Before Sr. Marie Simon-Pierre made her laborious way out of the office, her superior found herself saying, "John Paul has not said his last word."

She had no idea how true that was about to be!

Since May 14, the day after Benedict's waiver and her congregation's beginning special prayers for her, Sr. Marie Simon-Pierre had always interiorly "had with me," like a song that plays over and over in one's head, a verse from John's Gospel: "Believe and you will see the glory of God" (John 11:40).33 That gave her no conscious sense whatsoever she was going to be cured. In fact, at the moment she left the superior's office it seemed the important cure of soul and mind was the healing her community's prayers had obtained for the Parkinson's sufferer.

But some hours later alone in her room, somewhere between 9:30 and 9:45 p.m., she relates today, "Something in my heart seemed to say, 'Take up a pen and write.'" She did, writing some Scripture, and, in her words, "The pen skipped across the page." Before her eyes, her handwriting was clear, completely legible, normal.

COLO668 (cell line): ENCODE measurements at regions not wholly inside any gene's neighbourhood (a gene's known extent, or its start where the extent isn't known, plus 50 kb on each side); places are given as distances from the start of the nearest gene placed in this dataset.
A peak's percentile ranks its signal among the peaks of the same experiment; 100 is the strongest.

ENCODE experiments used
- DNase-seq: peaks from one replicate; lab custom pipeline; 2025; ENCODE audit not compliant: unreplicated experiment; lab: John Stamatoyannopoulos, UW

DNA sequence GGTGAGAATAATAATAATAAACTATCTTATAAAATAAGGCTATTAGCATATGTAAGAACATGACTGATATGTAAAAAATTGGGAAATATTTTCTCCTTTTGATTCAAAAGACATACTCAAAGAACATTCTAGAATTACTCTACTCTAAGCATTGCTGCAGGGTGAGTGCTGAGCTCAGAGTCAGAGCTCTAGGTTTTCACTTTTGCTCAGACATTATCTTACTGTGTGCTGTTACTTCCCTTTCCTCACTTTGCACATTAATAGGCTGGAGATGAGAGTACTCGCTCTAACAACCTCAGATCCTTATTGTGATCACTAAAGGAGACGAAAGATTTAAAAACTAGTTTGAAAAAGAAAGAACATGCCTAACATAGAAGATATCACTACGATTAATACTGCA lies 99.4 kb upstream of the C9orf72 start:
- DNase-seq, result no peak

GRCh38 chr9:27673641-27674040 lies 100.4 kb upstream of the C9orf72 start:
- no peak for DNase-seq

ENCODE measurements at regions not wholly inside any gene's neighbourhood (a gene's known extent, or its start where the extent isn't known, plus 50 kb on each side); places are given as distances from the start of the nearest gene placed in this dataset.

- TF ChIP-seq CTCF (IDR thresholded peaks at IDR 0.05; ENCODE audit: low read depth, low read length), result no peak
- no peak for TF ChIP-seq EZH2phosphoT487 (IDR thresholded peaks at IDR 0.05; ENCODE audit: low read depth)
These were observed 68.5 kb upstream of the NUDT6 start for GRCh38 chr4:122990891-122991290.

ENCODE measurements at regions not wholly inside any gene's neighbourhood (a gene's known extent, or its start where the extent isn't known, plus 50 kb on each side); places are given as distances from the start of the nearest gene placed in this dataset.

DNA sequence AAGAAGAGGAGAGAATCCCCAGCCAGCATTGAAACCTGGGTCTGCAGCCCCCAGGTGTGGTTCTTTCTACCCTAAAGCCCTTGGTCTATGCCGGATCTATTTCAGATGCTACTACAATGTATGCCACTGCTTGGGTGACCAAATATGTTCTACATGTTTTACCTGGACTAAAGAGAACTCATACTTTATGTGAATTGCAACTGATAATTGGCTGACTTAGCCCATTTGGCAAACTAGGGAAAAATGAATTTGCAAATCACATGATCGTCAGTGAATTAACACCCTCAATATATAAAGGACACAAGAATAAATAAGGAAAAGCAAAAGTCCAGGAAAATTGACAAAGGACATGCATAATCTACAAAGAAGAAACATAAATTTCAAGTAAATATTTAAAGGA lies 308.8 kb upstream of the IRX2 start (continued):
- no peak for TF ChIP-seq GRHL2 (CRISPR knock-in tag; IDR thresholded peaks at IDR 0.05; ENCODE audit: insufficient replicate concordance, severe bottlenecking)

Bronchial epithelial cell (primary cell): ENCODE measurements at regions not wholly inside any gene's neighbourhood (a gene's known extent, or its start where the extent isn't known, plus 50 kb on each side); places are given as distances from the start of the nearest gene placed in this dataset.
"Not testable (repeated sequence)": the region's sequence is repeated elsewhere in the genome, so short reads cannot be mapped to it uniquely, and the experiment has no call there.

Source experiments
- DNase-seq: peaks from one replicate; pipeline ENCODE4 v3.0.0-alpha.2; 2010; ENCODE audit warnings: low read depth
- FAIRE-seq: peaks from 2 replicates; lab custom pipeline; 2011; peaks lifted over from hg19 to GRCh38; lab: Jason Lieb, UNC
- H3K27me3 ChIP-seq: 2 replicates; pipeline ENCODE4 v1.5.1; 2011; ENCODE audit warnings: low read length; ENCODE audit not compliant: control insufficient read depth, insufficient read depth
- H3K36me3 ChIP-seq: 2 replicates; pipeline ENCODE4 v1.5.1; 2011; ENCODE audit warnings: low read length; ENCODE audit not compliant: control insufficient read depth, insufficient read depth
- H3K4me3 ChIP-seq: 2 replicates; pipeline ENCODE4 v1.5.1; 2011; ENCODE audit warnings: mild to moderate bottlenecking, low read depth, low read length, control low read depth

Filled with excitement – still, as is actually not uncommon with those receiving miracles, she did not take in what had happened to her two months to the day and hour after John Paul died of her disease. An event so momentous simply too much to absorb, continuing her routine, she went to bed. But at 4:30 in the morning she woke. First she was in awe that she had actually slept. Mornings with the stiffness and fatigue unconquered by sleep were normally "very difficult" but not this one. She recalls, "I got up fully alive." There was no pain, stiffness, nothing. Even interiorly, she could later say of the moment that she felt "much different." Dressing without trouble, she hurried to Jesus in the tabernacle.